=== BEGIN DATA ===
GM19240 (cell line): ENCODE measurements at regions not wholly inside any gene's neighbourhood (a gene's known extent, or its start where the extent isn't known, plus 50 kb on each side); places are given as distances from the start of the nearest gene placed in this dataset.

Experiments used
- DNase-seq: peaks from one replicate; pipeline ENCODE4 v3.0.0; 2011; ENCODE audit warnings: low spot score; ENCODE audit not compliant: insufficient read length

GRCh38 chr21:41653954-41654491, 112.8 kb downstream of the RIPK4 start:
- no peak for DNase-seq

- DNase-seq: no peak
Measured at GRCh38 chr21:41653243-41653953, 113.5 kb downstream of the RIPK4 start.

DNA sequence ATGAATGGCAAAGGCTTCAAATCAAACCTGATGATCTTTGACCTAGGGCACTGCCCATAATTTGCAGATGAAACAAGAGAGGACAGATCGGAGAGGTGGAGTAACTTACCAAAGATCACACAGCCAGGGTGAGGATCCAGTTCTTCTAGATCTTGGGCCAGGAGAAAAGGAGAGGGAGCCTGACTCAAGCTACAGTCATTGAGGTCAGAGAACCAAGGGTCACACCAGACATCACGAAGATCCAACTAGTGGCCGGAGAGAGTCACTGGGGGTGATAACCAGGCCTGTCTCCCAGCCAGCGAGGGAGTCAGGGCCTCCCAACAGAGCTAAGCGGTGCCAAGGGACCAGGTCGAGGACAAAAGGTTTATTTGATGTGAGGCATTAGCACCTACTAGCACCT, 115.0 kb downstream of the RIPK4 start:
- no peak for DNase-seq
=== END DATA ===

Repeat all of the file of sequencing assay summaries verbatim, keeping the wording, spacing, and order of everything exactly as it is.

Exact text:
GM19240 (cell line): ENCODE measurements at regions not wholly inside any gene's neighbourhood (a gene's known extent, or its start where the extent isn't known, plus 50 kb on each side); places are given as distances from the start of the nearest gene placed in this dataset.

Experiments used
- DNase-seq: peaks from one replicate; pipeline ENCODE4 v3.0.0; 2011; ENCODE audit warnings: low spot score; ENCODE audit not compliant: insufficient read length

GRCh38 chr21:41653954-41654491, 112.8 kb downstream of the RIPK4 start:
- no peak for DNase-seq

- DNase-seq: no peak
Measured at GRCh38 chr21:41653243-41653953, 113.5 kb downstream of the RIPK4 start.

DNA sequence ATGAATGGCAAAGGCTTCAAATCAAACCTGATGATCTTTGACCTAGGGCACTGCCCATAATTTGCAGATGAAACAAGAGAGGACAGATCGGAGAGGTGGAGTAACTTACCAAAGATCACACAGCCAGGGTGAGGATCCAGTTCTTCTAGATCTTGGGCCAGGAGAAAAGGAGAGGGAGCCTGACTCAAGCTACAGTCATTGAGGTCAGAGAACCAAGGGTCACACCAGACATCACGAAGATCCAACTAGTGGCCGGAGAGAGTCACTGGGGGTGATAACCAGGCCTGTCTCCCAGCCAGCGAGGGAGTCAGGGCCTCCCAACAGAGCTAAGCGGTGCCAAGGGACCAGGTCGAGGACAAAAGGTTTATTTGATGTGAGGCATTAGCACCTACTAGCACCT, 115.0 kb downstream of the RIPK4 start:
- no peak for DNase-seq